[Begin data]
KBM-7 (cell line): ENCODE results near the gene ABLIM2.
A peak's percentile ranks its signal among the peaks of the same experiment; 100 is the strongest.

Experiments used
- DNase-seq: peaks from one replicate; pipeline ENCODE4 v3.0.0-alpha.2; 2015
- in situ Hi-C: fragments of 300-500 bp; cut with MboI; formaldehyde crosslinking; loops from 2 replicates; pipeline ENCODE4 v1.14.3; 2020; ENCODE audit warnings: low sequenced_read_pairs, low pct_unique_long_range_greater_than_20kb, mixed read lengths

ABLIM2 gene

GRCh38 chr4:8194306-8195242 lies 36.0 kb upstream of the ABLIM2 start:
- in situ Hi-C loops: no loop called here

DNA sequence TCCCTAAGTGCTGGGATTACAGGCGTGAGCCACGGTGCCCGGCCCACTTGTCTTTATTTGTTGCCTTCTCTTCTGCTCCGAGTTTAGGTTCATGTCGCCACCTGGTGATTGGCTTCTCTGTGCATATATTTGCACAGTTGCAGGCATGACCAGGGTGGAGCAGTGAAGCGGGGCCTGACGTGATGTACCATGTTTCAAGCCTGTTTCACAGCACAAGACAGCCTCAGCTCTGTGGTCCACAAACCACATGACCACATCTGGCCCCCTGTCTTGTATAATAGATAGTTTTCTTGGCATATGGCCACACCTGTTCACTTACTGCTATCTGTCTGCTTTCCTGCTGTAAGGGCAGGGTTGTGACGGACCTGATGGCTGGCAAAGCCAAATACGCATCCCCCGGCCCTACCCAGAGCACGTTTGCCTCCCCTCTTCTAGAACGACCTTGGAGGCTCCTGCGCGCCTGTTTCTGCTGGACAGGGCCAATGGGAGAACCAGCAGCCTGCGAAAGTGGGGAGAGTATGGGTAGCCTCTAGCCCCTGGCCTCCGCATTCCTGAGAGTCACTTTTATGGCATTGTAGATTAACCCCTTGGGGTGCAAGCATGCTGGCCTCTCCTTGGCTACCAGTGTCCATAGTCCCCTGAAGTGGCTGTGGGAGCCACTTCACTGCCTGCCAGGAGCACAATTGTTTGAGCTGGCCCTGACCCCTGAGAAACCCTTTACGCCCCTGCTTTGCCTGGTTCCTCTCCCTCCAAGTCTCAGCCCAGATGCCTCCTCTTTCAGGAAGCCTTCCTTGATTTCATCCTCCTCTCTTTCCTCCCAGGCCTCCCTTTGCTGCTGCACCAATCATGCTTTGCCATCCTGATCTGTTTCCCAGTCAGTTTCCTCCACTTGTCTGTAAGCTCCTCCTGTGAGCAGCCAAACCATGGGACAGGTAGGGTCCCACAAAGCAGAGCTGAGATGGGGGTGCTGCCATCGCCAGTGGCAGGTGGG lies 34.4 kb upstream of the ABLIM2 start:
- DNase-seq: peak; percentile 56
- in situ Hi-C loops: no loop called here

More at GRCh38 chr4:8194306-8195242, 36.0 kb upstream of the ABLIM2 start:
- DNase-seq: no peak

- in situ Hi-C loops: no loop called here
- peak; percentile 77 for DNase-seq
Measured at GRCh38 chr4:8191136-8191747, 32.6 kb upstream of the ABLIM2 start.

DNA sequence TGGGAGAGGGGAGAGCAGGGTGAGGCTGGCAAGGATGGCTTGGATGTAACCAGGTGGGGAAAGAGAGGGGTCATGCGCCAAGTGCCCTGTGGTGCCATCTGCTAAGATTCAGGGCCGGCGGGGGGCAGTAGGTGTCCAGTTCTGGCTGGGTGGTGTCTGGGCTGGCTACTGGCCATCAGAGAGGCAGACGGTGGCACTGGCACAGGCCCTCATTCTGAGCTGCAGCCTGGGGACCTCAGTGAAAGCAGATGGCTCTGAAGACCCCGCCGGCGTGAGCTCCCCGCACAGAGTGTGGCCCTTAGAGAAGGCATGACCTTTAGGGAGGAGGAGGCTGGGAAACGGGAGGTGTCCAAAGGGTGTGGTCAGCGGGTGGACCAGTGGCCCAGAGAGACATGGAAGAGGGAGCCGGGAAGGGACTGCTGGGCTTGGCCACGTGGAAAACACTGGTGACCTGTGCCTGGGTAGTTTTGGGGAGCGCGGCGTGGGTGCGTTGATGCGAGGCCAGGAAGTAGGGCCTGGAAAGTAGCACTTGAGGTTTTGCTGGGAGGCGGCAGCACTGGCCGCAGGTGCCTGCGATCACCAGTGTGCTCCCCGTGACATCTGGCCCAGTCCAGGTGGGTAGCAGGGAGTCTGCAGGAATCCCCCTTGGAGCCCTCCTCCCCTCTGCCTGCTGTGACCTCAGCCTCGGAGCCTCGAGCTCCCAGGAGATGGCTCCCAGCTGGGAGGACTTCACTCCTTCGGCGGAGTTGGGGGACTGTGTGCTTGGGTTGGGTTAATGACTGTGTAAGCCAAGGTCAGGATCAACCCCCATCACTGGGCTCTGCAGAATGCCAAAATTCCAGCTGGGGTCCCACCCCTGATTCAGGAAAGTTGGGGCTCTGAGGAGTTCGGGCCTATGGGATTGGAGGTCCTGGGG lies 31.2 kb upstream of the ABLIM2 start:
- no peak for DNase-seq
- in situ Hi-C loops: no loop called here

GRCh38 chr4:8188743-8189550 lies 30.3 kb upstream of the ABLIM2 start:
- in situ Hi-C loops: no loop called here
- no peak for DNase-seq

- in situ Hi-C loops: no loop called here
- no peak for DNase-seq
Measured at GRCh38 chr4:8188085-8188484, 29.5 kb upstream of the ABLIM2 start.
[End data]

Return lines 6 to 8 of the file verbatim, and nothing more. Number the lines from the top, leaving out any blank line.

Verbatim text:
ABLIM2 gene

GRCh38 chr4:8194306-8195242 lies 36.0 kb upstream of the ABLIM2 start:
- in situ Hi-C loops: no loop called here